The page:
What do you think should still be going on in Hollywood in terms of inclusion? Especially about body positivity, in the next year, what would you like to see?
I would like to see more roles that don’t tokenize people with disabilities, and I would like those roles to be played by people who have disabilities. Because if we have one or two roles a year for someone disabled, don’t give it to an Academy Award winner. Let’s find some talent. There’s talent out there. And when I was asked to play a deaf woman in a film, even though I was deaf as a child and could relate to the part, I said no, because I was taking that one role about a deaf person away from a deaf woman.
There have been several shows recently about body inclusivity. What did you think of Shrill?
Unbelievable show. So unpatronizing, so un-condescending. I’m so obsessed with Aidy Bryant, and it was a show that I related to so much from my teen years. That scene where she’s dancing…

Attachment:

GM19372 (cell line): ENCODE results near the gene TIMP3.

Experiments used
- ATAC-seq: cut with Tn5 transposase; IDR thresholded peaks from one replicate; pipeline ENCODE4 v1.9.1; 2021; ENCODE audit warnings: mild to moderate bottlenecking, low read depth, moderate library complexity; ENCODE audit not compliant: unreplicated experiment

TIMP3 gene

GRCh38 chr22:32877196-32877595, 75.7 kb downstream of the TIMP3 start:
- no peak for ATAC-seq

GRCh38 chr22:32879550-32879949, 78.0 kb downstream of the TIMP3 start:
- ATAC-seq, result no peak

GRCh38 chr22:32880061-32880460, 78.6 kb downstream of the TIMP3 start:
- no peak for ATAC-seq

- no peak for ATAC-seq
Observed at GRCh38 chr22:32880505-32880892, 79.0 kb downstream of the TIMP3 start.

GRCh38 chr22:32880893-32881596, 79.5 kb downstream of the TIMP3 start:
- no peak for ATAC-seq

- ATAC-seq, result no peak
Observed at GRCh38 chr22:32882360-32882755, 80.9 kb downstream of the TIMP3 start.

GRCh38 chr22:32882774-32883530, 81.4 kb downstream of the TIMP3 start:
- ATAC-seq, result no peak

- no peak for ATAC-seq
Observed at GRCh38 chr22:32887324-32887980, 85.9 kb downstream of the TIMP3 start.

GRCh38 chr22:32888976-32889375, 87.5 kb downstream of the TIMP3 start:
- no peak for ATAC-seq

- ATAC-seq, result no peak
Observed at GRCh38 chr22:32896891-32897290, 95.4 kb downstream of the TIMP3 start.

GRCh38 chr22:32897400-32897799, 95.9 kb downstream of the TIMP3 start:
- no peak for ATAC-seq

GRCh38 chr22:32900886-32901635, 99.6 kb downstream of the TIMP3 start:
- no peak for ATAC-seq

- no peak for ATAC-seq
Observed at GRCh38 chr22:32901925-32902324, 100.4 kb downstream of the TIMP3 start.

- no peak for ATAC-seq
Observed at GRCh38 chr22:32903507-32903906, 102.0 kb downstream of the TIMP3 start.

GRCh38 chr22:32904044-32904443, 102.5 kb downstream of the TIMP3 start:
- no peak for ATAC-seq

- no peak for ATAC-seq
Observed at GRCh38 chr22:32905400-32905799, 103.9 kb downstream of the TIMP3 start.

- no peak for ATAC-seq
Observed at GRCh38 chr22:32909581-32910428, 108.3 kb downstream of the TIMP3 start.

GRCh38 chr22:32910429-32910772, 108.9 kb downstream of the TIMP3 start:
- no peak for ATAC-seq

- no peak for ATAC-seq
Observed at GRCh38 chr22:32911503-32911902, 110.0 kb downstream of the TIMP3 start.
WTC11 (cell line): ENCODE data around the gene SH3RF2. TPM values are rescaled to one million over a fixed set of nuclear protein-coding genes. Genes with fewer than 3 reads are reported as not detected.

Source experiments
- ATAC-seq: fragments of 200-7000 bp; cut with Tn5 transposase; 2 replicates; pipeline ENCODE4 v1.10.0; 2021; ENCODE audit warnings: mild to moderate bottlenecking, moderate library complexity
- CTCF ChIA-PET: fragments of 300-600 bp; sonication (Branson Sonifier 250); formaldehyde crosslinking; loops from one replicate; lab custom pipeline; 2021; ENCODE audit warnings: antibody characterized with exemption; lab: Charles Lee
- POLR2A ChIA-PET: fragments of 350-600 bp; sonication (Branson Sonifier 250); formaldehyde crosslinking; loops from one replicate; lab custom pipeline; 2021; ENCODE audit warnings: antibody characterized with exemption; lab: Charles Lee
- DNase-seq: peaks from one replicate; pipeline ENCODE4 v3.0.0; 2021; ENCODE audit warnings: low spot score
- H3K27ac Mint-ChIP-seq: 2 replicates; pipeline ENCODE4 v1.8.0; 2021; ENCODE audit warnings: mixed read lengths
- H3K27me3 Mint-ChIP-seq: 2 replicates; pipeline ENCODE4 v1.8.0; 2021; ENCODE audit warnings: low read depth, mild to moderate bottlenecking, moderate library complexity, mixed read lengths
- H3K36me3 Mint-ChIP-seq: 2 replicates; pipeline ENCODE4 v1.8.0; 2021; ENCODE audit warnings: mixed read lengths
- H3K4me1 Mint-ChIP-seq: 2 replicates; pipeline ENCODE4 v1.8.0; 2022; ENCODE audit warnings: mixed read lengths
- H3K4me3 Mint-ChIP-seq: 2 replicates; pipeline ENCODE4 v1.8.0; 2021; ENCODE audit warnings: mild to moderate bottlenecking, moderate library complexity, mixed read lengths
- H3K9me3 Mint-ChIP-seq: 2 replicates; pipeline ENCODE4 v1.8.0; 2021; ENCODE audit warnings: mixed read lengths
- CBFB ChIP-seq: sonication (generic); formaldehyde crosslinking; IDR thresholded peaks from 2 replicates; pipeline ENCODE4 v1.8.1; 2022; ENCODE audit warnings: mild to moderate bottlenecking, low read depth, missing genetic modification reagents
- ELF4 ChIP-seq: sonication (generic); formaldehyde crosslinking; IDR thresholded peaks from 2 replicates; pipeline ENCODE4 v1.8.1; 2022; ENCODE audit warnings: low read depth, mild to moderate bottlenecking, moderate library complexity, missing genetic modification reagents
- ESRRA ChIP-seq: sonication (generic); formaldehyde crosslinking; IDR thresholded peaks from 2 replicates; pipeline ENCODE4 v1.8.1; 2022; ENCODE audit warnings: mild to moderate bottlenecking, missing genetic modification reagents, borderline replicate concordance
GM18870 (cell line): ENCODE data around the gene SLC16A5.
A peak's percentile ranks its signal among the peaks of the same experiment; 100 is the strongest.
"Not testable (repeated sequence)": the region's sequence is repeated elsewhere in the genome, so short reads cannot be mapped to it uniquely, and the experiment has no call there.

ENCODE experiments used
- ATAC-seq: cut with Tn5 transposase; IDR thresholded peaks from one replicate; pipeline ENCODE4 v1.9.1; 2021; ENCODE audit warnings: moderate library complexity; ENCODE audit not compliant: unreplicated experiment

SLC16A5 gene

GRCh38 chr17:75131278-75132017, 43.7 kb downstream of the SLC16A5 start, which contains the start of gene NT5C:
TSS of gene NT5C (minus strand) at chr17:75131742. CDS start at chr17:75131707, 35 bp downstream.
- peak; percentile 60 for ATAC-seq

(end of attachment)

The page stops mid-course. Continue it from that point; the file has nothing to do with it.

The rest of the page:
The pool party?
Yeah, I almost cried. Shows like that mean the world to me. She’s an incredible force. And there was no weird shitty message like there always is about these films where they have the actress think that she’s thinner.
How would you describe your sense of style?
Comfortable, food-proof glamour. As in, I’m not spilling anything. Everything I wear is like, it rolls right off. I don’t know if that’s because the material is cheap, but I try to buy things that are easy to wipe. Comfortable, easy-wipe glamour. That sounds more pornographic than I meant it to…. I think I was such a wallflower until I was 22, and I thought I had to be camouflage because I wasn’t very very thin. I thought no one should ever look at me. Now I’ve really enjoyed making a statement with my clothing.
What about red carpet style, what’s your approach?